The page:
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Movie: 

I liked the movie a little more than I liked the book. I felt that the Cheryl in the movie was a bit more relatable. But the big plus of the movie is the visuals of the settings. Such gorgeous cinematography. Just for that, I had to add a start from my rating for the book.

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The Last Honest Seamstress by Gina Robinson

51lKpGe99wLTitle: The Last Honest Seamstress

Author: Gina Robinson

Publisher: Amazon Digital 2012

Genre: Historical Romance

Pages: 459

Rating:  3/5 stars

Reading Challenges: 52 Books – W45

SHE NEEDS A HUSBAND…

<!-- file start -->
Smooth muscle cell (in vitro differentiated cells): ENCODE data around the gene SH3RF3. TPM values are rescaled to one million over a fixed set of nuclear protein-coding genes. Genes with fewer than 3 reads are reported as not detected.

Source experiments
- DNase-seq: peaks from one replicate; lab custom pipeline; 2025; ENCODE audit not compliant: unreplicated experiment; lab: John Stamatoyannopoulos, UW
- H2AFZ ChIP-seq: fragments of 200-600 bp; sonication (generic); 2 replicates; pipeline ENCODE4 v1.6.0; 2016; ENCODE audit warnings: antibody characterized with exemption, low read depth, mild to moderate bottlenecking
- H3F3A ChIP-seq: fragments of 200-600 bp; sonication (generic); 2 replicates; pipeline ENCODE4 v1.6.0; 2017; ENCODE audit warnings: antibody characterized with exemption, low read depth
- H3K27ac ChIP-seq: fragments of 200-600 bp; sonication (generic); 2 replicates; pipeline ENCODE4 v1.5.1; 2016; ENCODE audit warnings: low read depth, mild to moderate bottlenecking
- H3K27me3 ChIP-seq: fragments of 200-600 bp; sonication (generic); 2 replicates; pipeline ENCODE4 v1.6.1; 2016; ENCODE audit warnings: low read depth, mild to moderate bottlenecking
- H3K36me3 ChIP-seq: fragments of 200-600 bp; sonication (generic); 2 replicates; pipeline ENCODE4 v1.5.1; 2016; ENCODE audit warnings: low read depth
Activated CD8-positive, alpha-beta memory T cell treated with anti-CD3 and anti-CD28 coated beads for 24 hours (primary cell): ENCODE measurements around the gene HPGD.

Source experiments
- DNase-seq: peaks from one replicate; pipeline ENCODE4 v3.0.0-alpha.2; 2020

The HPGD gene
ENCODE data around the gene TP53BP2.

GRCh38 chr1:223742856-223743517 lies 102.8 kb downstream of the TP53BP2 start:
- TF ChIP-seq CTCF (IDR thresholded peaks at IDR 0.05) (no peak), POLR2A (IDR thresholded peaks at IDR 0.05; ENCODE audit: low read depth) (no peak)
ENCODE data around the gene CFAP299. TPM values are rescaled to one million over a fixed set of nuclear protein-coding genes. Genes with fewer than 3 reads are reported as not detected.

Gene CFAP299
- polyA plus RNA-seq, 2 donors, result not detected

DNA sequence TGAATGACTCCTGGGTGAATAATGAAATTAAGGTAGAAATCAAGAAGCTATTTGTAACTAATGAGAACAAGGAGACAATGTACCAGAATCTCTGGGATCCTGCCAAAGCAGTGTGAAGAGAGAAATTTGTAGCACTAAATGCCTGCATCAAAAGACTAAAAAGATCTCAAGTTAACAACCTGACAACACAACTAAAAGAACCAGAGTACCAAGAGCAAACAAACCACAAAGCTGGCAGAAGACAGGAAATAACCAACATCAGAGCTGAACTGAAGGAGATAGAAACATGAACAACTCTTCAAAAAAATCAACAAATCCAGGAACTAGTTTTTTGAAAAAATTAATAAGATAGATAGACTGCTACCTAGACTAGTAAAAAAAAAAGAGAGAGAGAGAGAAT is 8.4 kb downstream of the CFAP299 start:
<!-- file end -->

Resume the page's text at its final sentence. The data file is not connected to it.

After too many business setbacks and unwanted marriage proposals, beautiful and ambitious Fayth Sheridan, a seamstress who actually sews for a living, desperately needs to find a husband of convenience. Now if she can only convince handsome sea captain Con O’Neill, the one man in Seattle who’s shown no interest in her, that he’s the one…

HE NEEDS TO WIN HER LOVE…
When Seattle burns to the ground, taking Fayth’s shop with it, Con vows to do anything to protect her. Even marrying her before she falls in love with him. When he’s forced to make a deal with Seattle’s notorious madam, he risks losing everything, including any chance at love with the last honest seamstress in Seattle.

Another middle of the night read for me. This one was a bit of a disappointment. It was super slow and the characters weren’t terribly compelling. Plus they did the thing I absolute hate: a super convenient, super rushed ending that wraps up all the loose ends. So, not a terrible book, but something I’m glad I got for free instead of paying for.

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The Motel Room by Alyssa Cooper

51s9UNdv07LTitle: The Motel Room